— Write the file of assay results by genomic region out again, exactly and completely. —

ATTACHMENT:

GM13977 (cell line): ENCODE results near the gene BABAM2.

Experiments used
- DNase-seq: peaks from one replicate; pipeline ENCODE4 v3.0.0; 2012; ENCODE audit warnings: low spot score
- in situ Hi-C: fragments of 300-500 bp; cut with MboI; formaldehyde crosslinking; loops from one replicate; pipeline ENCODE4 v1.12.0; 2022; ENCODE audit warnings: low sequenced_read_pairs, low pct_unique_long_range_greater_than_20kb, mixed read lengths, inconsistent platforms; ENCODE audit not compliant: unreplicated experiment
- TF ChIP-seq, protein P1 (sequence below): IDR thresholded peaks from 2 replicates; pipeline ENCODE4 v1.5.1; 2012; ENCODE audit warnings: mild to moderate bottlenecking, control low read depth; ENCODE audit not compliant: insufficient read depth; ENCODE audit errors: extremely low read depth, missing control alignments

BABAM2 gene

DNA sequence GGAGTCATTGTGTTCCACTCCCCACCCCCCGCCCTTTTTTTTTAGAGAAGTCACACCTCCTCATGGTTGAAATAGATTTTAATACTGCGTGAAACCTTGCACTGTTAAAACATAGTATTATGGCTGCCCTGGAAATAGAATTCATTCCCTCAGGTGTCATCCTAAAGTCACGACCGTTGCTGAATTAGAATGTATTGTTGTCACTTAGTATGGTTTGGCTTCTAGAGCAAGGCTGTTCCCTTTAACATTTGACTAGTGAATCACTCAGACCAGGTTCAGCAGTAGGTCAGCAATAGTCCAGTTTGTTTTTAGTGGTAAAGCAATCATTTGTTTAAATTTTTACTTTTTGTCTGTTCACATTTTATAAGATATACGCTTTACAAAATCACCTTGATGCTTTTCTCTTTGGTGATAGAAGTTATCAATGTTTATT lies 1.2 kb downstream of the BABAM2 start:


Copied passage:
GM13977 (cell line): ENCODE results near the gene BABAM2.

Experiments used
- DNase-seq: peaks from one replicate; pipeline ENCODE4 v3.0.0; 2012; ENCODE audit warnings: low spot score
- in situ Hi-C: fragments of 300-500 bp; cut with MboI; formaldehyde crosslinking; loops from one replicate; pipeline ENCODE4 v1.12.0; 2022; ENCODE audit warnings: low sequenced_read_pairs, low pct_unique_long_range_greater_than_20kb, mixed read lengths, inconsistent platforms; ENCODE audit not compliant: unreplicated experiment
- TF ChIP-seq, protein P1 (sequence below): IDR thresholded peaks from 2 replicates; pipeline ENCODE4 v1.5.1; 2012; ENCODE audit warnings: mild to moderate bottlenecking, control low read depth; ENCODE audit not compliant: insufficient read depth; ENCODE audit errors: extremely low read depth, missing control alignments

BABAM2 gene

DNA sequence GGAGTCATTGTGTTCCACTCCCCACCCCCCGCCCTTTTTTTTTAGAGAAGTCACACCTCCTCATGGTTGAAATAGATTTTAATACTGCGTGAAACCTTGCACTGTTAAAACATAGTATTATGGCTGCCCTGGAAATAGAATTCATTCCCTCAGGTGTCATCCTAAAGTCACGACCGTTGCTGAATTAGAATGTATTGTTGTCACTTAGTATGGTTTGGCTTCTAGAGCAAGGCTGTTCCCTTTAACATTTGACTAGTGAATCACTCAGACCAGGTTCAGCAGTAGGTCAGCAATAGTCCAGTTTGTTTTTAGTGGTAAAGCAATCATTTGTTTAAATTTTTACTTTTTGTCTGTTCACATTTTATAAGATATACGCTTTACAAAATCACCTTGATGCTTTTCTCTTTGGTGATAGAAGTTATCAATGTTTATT lies 1.2 kb downstream of the BABAM2 start: